|Too short, no mail!|
We're taking all kinds of measures to cut costs. Living on a fixed income is a strange phrase - unless you're a salesman who receives varied amounts of commission or in a field where royalties are part of your income, aren't most people living on a fixed income? We've always been on a budget. For years, I've been able to tell you exactly how much we spent in any given month on food, gas, utilities, clothes, hair, fun and several other categories. The only difference is now we have much less to spend. The other difference is that Frank is taking a more active part.
Frank found the Safeway Store site. Safeway is the big grocery store in Chino Valley. He plans to do some price comparisons to see if it's worth the gas to drive into Prescott Valley to go to Fry's. Fry's is usually touted as the store with lower prices. The Safeway site lists all their specials and has coupons you can print off.
I've been paying attention to gas prices. This never concerned me before. A penny or two from one station to the next - who cared? Now I care. The best price I saw yesterday was $3.43 at the Safeway Store gas station. A few blocks down the road it was $3.68. Plus, both Safeway and Fry's give cents off their gas with each shopping trip.
Another cost issue is health insurance. Frank has the VA. They are wonderful! I dropped my insurance and am now taking advantage of my Native American heritage. This will save us about $500 a month.
I am a member of the Choctaw Nation. I'm actually Choctaw, Chickasaw and Cherokee. But my great grandparents chose Choctaw for registration. Because I am a direct blood descendant of someone on the Final Rolls of Citizens and Freedmen of the Five Civilized Tribes in Indian Territory (commonly called the Dawes Commission Roll), I am eligible to receive medical care at the Indian Hospital in Phoenix. Between the years of 1898 and 1906, Indians that registered their families secured some benefits for their ancestors. Thank you, Great Grandpa and Grandma!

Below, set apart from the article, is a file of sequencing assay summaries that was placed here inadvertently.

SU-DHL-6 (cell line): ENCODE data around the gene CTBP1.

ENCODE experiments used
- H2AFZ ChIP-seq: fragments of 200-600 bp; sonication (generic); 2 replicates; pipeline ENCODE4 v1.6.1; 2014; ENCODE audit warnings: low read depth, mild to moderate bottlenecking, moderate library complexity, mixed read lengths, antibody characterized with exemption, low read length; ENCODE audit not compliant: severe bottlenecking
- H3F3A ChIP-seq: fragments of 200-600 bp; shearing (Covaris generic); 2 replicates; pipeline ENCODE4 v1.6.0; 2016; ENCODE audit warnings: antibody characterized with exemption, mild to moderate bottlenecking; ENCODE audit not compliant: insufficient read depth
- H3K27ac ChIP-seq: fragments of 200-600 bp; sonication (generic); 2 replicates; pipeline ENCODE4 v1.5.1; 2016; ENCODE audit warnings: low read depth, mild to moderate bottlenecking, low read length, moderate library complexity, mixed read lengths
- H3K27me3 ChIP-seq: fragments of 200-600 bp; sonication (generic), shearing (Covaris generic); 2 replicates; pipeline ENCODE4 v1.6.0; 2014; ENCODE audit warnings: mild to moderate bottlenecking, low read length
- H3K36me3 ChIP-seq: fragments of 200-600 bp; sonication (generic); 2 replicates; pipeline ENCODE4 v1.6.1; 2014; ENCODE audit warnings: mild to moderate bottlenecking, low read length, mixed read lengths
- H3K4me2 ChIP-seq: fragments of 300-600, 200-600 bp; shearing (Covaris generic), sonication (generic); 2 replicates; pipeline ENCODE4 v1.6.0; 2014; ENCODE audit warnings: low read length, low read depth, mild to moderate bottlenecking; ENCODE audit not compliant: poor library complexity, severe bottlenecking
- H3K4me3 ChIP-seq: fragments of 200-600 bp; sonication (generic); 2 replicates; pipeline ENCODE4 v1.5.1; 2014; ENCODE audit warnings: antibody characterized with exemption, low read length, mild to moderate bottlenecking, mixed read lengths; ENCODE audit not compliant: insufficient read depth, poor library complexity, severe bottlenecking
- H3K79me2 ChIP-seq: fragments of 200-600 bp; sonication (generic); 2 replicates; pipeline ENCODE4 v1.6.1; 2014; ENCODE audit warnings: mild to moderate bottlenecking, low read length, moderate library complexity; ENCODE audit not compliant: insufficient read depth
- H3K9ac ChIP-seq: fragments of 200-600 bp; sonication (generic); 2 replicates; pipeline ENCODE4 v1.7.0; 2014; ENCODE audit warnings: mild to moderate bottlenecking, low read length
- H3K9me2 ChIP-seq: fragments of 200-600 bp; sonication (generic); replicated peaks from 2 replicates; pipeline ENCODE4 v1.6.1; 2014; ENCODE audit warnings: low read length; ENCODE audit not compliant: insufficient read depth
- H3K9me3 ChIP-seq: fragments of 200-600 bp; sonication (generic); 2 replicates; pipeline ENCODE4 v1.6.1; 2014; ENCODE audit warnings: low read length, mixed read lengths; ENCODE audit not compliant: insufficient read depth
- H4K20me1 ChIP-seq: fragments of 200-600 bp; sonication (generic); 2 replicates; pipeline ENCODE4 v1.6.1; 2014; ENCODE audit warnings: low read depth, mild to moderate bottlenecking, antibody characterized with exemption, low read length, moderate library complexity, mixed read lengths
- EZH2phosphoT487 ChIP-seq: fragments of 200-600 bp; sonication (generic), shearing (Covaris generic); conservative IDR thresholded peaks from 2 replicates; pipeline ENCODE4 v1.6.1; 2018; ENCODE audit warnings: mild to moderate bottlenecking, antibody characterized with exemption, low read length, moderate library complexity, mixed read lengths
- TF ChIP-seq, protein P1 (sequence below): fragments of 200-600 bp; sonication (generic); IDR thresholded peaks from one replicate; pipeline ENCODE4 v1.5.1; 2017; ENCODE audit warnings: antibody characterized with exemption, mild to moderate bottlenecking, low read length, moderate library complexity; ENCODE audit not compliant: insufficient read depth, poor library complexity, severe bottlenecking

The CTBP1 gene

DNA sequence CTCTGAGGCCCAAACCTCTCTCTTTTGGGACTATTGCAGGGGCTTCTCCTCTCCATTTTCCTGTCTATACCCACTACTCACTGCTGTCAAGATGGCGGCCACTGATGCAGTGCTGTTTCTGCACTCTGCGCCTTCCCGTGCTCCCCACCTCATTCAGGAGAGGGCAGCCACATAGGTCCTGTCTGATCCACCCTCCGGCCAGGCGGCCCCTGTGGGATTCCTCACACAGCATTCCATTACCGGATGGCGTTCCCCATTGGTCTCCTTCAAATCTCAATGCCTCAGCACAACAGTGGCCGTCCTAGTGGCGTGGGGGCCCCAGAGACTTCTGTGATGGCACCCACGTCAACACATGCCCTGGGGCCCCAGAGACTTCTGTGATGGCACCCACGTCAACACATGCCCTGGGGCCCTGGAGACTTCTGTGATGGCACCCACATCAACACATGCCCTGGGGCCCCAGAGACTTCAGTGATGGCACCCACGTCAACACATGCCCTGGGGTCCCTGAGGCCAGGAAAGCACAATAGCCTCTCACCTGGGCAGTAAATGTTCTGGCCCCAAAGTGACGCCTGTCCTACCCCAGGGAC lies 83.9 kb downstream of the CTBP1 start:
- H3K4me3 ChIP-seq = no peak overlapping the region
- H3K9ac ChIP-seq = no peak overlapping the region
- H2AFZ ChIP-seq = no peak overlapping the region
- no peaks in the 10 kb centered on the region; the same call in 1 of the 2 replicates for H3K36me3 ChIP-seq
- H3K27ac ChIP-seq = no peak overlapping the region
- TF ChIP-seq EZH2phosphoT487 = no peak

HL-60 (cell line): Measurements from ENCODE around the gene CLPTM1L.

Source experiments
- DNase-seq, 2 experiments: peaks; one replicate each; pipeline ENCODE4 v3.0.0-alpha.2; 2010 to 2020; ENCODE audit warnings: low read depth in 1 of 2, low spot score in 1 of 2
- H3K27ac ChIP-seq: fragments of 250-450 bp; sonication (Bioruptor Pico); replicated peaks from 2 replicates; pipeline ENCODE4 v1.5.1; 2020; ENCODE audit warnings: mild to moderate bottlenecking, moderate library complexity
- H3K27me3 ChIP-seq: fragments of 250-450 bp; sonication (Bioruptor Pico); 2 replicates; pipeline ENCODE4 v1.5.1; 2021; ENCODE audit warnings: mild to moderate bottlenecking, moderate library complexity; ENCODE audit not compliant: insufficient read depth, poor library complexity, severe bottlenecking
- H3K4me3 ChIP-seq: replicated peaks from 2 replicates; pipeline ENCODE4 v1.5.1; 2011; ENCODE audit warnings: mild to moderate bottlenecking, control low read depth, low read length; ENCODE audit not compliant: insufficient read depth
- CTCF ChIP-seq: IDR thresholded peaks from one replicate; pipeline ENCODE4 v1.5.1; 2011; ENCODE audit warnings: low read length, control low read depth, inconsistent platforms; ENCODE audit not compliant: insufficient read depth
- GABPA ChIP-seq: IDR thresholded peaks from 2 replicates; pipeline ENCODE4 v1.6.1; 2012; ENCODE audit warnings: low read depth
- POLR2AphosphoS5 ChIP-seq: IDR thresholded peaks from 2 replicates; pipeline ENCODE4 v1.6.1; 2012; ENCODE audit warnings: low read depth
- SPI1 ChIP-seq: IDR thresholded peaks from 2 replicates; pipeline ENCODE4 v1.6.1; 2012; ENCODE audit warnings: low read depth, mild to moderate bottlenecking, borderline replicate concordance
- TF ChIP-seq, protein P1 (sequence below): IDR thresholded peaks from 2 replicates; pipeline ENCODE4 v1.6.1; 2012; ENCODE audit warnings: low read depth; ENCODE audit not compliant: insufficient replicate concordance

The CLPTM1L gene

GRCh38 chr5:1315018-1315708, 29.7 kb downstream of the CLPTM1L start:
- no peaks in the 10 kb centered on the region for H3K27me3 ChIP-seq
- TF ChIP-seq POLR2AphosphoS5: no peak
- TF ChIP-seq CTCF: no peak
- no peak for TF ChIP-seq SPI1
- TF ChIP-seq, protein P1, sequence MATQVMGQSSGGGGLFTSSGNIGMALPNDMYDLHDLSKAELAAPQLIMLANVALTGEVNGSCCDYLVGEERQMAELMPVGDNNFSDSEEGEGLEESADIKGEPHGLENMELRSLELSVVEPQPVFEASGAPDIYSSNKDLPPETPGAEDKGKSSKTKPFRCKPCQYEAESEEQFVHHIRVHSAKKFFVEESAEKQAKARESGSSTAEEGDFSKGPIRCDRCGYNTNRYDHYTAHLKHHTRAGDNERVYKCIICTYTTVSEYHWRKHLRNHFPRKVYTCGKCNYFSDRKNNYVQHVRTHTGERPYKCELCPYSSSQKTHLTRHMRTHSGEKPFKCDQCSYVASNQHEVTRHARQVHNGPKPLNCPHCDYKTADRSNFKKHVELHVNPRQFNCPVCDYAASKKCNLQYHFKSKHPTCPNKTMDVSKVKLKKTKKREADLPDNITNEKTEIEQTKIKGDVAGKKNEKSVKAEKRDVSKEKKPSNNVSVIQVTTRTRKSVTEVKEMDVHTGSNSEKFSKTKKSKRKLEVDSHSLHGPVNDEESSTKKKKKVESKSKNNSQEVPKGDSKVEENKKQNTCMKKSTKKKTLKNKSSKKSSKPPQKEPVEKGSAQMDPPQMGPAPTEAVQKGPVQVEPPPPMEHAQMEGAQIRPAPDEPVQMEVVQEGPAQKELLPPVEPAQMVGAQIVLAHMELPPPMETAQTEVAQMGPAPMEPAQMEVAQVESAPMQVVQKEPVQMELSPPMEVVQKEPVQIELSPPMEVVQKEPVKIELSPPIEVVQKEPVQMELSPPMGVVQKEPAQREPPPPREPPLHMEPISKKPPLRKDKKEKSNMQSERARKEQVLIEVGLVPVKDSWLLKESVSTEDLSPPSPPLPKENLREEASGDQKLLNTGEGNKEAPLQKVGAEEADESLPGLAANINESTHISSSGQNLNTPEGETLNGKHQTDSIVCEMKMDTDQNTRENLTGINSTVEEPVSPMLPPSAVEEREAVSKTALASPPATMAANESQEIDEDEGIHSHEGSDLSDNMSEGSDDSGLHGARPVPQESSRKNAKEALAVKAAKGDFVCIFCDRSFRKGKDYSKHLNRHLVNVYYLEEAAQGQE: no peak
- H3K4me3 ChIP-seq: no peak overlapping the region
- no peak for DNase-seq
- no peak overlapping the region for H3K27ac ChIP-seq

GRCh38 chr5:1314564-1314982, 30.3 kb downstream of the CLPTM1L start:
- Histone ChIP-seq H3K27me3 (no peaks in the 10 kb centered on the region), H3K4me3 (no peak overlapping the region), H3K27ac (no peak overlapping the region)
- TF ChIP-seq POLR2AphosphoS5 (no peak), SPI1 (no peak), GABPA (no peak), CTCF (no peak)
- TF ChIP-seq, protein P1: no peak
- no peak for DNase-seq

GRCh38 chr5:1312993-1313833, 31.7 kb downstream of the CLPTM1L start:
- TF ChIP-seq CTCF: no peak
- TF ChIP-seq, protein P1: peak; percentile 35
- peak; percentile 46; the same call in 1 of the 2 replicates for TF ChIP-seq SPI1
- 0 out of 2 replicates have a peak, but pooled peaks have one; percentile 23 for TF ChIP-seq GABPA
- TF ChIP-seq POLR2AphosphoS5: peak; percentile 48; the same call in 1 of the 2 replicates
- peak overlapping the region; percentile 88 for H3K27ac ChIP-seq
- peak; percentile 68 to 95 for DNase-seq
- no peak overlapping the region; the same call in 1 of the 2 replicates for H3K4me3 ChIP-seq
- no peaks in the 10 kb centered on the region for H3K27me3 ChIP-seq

As I understand it, most doctors at the hospital are working off medical loans or are doing stints for other reasons. My first visit yesterday was with a dermatologist. I have to be seen every three months because of the melanoma I had removed last October in Minnesota. I learned a bit about him as well as how the system works. We had a rousing political discussion in regards to the state of health care and the political climate. There have been many cutbacks with the Indian health care system and there are rumored to be more. He doesn't have his own office, a nurse or a secretary. He typed all my info into the system as we talked. He skirted the normal appointment procedure to ensure I get my visit in three month. I liked him (even if we are not politically aligned). He's in his thirties and I breathed easier when he told me he has another three years at the hospital. My mother has a friend who's only medical care is at the Indian hospital and she has nothing but positive words. Here's hoping my experiences with clinic care will be as good.
|On the way to Flagstaff|